The town began in 1879 when the Galloway family moved to Ellsworth Township from Illinois. Each "eligible member of the family" filed homestead claims -- the parents and three grown children. They built one large house on the intersection touching all four quarters of land so they could lawfully "sleep on their claim." When Charles Galloway became postmaster in 1881, he called the settlement "Little Chicago." A post office nearby called "Clear Springs" took over the the duties of this office in 1888. In 1890 Henry Nagel asked that the name be changed to "Brunswick" in honor of the many settlers from Germany.
The first school was established near Galloway's house in 1885. Students delighted in telling how they had attended school in Chicago, Clear Springs, and Brunswick, all with the same teacher. They were very excited when the railroad was being constructed. All were present when the first train arrived and the signboard was placed on the depot.
In 1892 the schoolhouse was moved into town. A large brick school was built in 1910 to house students up to grade 10, the upper grades added in 1917. An addition was needed in 1930. In 1965 Brunswick merged with Plainview, with only the K-6 being taught locally. The old building was opened as an antique business and tearoom in 1989. Locally-made baked goods are sold and quilts are displayed.
The town was really booming in the early 1900s. A bank was started in 1902 and incorporation papers were completed in 1903. When fire destroyed much of the business district in March 1912, most merchants immediately rebuilt.
Brunswick was originally laid out in the shape of a cross. A community church, Christian Missionary Alliance, plus United Church of Christ, and the Catholic Church were established. While they are all still active, only one has a resident pastor, with the others served by pastors from Plainview.
The Brunswick Hotel was a vital part of town. First owned by Shane Omer and later by Pearl Clifton, it had 30 rooms. In the 1950s it was sold to Lorena Heyer and remodeled into a 32-bed nursing home. This closed in 1973 and the building was torn down.
By 1915 the population of Brunswick was 300, supporting two doctors, and many businesses. The depression and drought of the 1930s changed all that. Businesses closed, farms were abandoned, and the population dropped dramatically. The railroad, however, continued to play an active role in the community, helping to keep the town alive.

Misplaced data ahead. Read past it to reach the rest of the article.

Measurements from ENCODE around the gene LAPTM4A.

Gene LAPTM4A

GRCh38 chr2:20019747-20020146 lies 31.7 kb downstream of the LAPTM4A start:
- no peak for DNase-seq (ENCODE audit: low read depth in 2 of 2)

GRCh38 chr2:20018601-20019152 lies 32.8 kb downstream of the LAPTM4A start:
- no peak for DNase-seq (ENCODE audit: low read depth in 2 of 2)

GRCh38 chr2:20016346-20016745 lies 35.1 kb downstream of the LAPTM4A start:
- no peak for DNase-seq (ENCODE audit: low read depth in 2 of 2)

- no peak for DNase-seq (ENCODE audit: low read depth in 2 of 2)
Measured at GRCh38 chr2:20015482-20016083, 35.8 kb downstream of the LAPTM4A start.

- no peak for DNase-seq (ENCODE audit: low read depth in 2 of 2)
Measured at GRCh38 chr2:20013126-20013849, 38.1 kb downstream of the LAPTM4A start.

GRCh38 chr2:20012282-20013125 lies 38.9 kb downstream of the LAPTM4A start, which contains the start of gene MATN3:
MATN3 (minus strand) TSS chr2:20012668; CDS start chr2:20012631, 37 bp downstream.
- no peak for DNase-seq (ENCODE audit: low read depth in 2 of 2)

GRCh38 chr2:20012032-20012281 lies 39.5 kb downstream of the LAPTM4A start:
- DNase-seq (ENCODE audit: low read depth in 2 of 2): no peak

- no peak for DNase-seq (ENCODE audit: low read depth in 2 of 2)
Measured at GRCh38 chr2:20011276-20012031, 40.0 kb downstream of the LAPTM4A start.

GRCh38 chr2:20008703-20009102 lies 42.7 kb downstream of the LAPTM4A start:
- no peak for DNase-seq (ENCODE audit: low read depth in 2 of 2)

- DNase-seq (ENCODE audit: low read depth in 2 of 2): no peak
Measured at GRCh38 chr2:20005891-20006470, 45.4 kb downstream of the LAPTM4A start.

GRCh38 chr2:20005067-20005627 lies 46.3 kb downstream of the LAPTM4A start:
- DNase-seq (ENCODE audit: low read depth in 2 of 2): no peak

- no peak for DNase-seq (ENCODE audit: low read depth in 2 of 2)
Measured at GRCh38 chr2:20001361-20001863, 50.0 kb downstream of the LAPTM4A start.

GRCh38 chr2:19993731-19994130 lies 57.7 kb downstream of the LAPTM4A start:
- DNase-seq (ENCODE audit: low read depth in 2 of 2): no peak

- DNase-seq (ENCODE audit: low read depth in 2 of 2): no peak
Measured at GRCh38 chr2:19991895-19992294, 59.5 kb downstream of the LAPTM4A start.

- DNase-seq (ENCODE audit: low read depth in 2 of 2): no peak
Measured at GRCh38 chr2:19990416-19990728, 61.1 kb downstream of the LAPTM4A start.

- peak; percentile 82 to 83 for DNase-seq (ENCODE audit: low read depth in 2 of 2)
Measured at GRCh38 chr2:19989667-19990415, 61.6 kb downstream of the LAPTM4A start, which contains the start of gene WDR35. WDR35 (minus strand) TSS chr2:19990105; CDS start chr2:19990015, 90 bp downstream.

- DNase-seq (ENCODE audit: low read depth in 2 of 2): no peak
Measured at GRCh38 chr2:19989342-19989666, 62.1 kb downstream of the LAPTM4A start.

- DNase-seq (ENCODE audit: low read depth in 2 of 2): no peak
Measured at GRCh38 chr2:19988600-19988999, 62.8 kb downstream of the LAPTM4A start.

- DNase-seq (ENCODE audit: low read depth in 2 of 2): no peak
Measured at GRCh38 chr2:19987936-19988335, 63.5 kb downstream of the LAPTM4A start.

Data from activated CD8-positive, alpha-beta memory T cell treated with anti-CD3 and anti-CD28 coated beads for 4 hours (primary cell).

Several years ago, when the Burlington Northern announced plans to abandon the line, concerned citizens intervened. Instead of tearing it up, the line was upgraded. Brunswick was the first to have "unit trains" in northeast Nebraska. Later, other towns in the area also initiated unit train service.
Helping to keep the trains rolling is the large grain company started in 1934 by Joseph E. Meuret. The company grew from a 20,000 bushel elevator into a major grain terminal for the area, with storage capacity for several million bushels of grain, and modern load-out facilities.
Several other businesses (fertilizer, feed, and gas companies) also use the railroad, with many tons of merchandise coming into and going out of the area each year.
In the 1970s a number of people came "back home" to retire. This sparked new life into the community, with many new homes built and older ones remodeled. A city sewer was added, and a number of facilities were modernized. The community, which again has a population of nearly 300, supports a bank, post office, library, and several dozen businesses.
An active community club sponsors summer youth programs and seasonal activities. The American Legion and Auxiliary also helps by seeing that Brunswick has representatives at Boy's and Girl's State. The large city auditorium serves as a community hall for school programs, anniversaries, receptions and other social gatherings.
The theme "Gay Nineties" was chosen for Brunswick's centennial to be held June 16-17, 1990, with John Meuret, chairman. Plans include burying a time capsule and a large parade. With all the people of Brunswick helping, it will be a grand celebration.
By Dolores DePeel, Box 384, Brunswick, NE 68720. Pictures by Eldon Marsh, Willetta Lindsay, and Dolores DePeel, all of Brunswick.
ADDITIONAL MATERIAL: Pictorial Atlas, Antelope County Nebraska , and Antelope County History, 1868-1985.